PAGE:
You might need a chart when you visit your boulangerie!
When our favourite boulangerie burnt down a few months ago,
we had to try many other bakeries before we were satisfied with a loaf of the quality and flavour we wanted. But it’s not just the quality of baking and the flavour of your local loaf that can be so different from one outlet to another in france, there are also a bewildering variety of different types of bread to choose from.
The ‘baguette’, a long thin crusty loaf, is an icon of French life. The standard 250gram baguette – it means rod or wand – is indeed the most popular type of bread in France, and when you go into your local boulangerie you’ll probably find it in a number of different forms. Among the variations are:-
? the ordinary baguette, with a crisp golden-brown crust
? the “moulded baguette”(baguette moulée) – a baguette baked in an industrial bread-oven. It usually has a thinner crust and a fine lattice pattern on the underside.
? the floured baguette baguette farinée – paler in colour as the crust is covered with flour before baking.
There are other variations, but these are the most common
Casting your eye over the shelves at the boulangerie, you’ll notice that plain white French bread comes in several other shapes and sizes. There’s the gros pain (double the weight of a baguette), the couronne or pain percé (bread in the shape of a ring), the bâtard (the same weight as baguette but shorter and thicker) and the ficelle, a thin loaf of half the weight of a baguette. Ficelles must be eaten very fresh, as they are so thin that the inside dries out rather fast. French white bread contains no fat, which is why it doesn’t keep and you need to buy it fresh every day.
Apart from baguettes, France has a wonderful range of delicious breads to offer. Here are some you might want to try:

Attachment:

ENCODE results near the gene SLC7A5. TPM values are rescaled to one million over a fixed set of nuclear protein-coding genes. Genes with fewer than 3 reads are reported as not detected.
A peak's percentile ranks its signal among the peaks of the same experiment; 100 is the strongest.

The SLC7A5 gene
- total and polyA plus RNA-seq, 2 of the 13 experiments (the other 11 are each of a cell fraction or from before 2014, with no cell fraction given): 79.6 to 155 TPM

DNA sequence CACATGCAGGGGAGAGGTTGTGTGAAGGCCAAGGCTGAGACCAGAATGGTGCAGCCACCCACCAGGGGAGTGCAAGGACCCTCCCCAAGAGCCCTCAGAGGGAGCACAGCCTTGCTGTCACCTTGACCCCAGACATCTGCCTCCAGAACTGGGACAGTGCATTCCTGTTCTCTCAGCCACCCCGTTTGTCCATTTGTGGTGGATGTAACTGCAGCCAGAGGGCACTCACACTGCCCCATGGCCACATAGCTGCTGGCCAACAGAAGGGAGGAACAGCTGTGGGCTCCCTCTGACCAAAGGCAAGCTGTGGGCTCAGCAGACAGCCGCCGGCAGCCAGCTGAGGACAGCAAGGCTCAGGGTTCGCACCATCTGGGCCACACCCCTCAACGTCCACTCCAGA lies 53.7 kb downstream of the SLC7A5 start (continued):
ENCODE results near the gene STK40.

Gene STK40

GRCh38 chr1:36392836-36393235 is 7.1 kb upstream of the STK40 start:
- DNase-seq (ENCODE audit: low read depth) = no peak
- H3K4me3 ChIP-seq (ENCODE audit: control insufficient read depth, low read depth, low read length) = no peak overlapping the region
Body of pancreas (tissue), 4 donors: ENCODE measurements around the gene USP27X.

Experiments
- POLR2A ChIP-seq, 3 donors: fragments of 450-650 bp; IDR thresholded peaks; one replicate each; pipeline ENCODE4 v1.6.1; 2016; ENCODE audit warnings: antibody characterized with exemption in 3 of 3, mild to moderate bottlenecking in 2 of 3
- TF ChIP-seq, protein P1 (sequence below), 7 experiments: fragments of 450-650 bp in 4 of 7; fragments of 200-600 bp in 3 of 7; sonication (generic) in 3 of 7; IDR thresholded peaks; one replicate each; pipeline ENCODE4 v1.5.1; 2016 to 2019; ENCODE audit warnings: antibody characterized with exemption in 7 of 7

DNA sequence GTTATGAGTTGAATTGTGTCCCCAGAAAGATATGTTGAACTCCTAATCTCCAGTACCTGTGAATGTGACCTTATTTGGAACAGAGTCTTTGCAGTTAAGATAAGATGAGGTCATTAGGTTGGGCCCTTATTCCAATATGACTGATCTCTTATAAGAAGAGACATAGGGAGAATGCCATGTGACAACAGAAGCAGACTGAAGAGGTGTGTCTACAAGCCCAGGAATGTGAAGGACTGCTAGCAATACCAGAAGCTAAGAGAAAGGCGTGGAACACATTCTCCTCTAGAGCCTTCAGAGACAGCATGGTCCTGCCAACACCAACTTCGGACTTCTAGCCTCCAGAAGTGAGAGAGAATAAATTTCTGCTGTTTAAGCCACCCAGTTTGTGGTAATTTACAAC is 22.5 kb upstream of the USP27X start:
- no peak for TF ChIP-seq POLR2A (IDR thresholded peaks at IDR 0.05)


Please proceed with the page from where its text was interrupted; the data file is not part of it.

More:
? Pain de campagne (country bread) – white bread made with a mixture of farine de blé (wheat) and farine de seigle (rye). It has a thick crust which helps the bread to keep longer. You can usually buy this in boule (round) or baguette style.
? Pain complet (wholemeal) – made from wholemeal farine de ble and farine de seigle
? Pain au son – contains bran (pain de son contains at least 70% bran)
? Pain de seigle – normally about 70% rye flour mixed with white flour
? Pain au seigle – contains at least 10% rye flour
? Pain noir – made from a mixture of buckwheat flour and rye flour
? Viennois – made from very finely ground flour with a little milk.
? Pain de mie – similar to a British white sliced loaf, available in supermarkets.
Displays of different types of bread in boulangeries delight the eye, but can often confuse non-French customers
Bread in France has always varied in taste from place to place, and quality from one shop to another, even sometimes from day to day, but in recent years a number of branded bakery chains have developed their own standard formulae so that their loaves taste the same wherever they are baked. Banette and Ronde des Pains are two of these branded chains whose excellent breads, made locally using their own flours and strictly controlled traditional recipes, are really worth trying and can be thoroughly recommended for taste, variety and quality. You can often buy good, tasty bread from the bakery counter of French supermarkets, but generally speaking they use factory-made dough which has been deep-frozen before being baked on the premises.
The good news this month from our local boulangerie is that they have partially re-opened the fire-damaged premises and are selling their wonderful bread again. Refurbishment of the rest of the old shop should be completed soon so that they can show off all their delicious cakes, tarts and pastries, as well as the bread, in a fittingly high-class boulangerie setting.